“Most schools tend to sweep these issues under the rug,” Zafar says. “I feel our administration’s effort to build equity and improve the culture in our building shows the impact that the summit has had on our school alone.”

To ensure that minority voices are heard, Roosevelt Principal Kevin Biggs created a diversity and inclusion council. Members share their experiences, thoughts on school culture, and the steps they believe should be taken to enhance greater understanding.

“It’s these kinds of strategies that my school has been implementing that have worked for the better,” Zafar says.

“The theme here,” he adds, “is listening and one-on-one engagement.”

Roosevelt High School graduate and 2019-2020 student body president, Fez Zafar, has been<br />
a leader in his school’s inclusion efforts. Photographer: Duane Tinkey


Building Urban Leadership

Students in a Central Campus class are becoming community-based activists as they study hip-hop culture and learn about social movements shaping cities today. The Urban Leadership program, which just completed its seventh year, engages 10th- through 12th-graders with a focus on community and outreach.

“We wanted to create a space where young people could feel empowered to talk about their experiences with marginalization and oppression,” says teacher Emily Lang.

The two-year program involves over 100 students annually. Textbooks aren’t part of the curriculum, but the classroom walls speak with images, poems, memes and more, covering topics such as LGBTQ rights and Black Lives Matter. “We use students’ stories and experiences to move us to a better place of understanding,” Lang says.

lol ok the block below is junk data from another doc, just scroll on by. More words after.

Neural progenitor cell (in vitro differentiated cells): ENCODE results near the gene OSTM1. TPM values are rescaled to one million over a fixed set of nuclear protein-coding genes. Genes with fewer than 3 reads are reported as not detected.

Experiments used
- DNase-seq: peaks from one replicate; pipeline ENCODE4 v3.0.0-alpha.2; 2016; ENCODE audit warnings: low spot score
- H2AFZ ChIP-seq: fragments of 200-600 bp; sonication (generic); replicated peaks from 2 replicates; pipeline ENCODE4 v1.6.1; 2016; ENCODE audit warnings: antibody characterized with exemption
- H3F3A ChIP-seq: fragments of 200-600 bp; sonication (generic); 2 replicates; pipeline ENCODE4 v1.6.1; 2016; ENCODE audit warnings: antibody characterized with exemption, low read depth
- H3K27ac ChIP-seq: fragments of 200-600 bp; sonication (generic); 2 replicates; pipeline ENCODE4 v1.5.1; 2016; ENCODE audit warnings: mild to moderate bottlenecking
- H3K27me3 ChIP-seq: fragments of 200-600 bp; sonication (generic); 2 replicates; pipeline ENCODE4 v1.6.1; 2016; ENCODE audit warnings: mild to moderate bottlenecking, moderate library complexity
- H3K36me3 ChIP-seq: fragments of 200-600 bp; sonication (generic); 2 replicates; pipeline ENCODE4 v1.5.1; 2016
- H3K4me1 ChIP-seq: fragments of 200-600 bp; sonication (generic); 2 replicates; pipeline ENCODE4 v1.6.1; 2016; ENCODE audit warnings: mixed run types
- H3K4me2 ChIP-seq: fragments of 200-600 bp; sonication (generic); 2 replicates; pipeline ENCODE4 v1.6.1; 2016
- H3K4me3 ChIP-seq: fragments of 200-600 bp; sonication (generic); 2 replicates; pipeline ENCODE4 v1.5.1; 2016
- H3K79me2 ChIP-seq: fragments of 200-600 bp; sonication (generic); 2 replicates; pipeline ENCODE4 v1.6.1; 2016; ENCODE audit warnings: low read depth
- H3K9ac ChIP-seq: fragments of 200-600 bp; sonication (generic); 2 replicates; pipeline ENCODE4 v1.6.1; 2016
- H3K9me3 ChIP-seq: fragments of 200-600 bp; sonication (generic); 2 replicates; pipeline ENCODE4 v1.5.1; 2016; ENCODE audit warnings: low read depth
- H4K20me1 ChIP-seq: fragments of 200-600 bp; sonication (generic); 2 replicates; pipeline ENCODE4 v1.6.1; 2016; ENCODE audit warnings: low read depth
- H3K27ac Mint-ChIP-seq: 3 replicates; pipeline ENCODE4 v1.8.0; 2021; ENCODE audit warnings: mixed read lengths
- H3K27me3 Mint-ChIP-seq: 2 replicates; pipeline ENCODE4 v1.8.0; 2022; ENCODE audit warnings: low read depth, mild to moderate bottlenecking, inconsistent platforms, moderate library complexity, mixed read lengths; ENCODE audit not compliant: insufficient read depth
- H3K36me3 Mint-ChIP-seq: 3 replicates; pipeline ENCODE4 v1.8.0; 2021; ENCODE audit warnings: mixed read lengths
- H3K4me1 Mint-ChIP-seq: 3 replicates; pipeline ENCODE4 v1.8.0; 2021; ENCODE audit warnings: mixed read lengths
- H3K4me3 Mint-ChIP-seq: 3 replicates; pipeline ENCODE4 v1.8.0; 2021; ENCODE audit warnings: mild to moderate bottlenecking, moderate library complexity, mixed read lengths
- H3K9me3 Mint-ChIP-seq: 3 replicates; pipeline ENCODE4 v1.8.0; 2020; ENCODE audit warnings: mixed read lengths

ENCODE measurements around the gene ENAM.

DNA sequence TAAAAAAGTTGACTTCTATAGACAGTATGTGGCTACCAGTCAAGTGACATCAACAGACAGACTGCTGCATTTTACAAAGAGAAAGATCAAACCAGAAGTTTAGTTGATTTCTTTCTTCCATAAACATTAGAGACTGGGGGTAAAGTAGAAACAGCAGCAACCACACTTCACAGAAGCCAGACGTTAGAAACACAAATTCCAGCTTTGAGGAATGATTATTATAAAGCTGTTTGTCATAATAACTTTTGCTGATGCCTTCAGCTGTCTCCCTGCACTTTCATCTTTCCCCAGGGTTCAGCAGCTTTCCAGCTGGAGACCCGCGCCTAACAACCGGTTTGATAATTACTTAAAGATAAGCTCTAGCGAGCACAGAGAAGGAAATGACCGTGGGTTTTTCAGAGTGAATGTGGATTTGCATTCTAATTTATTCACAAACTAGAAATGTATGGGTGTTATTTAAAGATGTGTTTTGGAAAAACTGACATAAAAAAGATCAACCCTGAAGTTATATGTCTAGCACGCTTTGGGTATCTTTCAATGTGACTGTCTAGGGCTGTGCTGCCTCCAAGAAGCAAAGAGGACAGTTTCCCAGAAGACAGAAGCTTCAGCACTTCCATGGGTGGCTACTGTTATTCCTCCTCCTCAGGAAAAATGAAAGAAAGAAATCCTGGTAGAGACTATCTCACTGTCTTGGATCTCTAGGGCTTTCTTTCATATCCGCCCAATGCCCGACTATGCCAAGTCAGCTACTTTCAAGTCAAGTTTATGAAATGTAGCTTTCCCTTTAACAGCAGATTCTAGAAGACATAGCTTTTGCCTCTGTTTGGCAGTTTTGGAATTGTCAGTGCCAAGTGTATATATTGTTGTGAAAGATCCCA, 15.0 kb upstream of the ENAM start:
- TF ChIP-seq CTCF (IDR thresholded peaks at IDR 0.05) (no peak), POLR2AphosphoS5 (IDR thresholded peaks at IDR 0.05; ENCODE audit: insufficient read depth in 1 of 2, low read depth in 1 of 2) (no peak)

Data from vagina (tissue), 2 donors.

Youths are given opportunities to lead through writing, speaking, urban arts, internships, and community summits. “They’re already leaders,” Lang says. “They just need platforms and opportunities to utilize that leadership, express that leadership and practice leadership.”

The annual two-day Teen Summit also is part of the Urban Leadership program. The goal is to help teens create safe spaces where they can delve into issues they face and come up with possible solutions. For the 2020 summit held last February, for instance, the Urban Leadership students explored such topics as eliminating toxic behaviors, LGBTQ identity, and Latinx history and rights. The summit also includes a community showcase, open to the public, that features a gallery of visual art as well a variety of student performances, such as hip-hop dance, ballet and spoken word poetry.


Connecting Through Sports

Throughout Iowa, Special Olympians and their peers without intellectual disabilities are playing hoops and tossing bocce balls while building friendships.

Through the Special Olympics Unified Sports programs, athletes play alongside one another on teams of similar age and ability. “We’re using sports as the catalyst to help encourage friendships of all abilities,” says Bryan Coffey, director of Unified Programs for Special Olympics Iowa.

Statewide, about 600 special-education students engage with 600 general-education kids, he says. In the metro area, 37 schools participate.

This year, Des Moines Public Schools wrapped up its first season of Unified Sports at a competitive level, with high school and middle school students playing basketball. An adaptive hoop hangs below the net for students in wheelchairs.

“We’re seeing greater impact and more long-lasting friendships created through team sports,” Coffey says.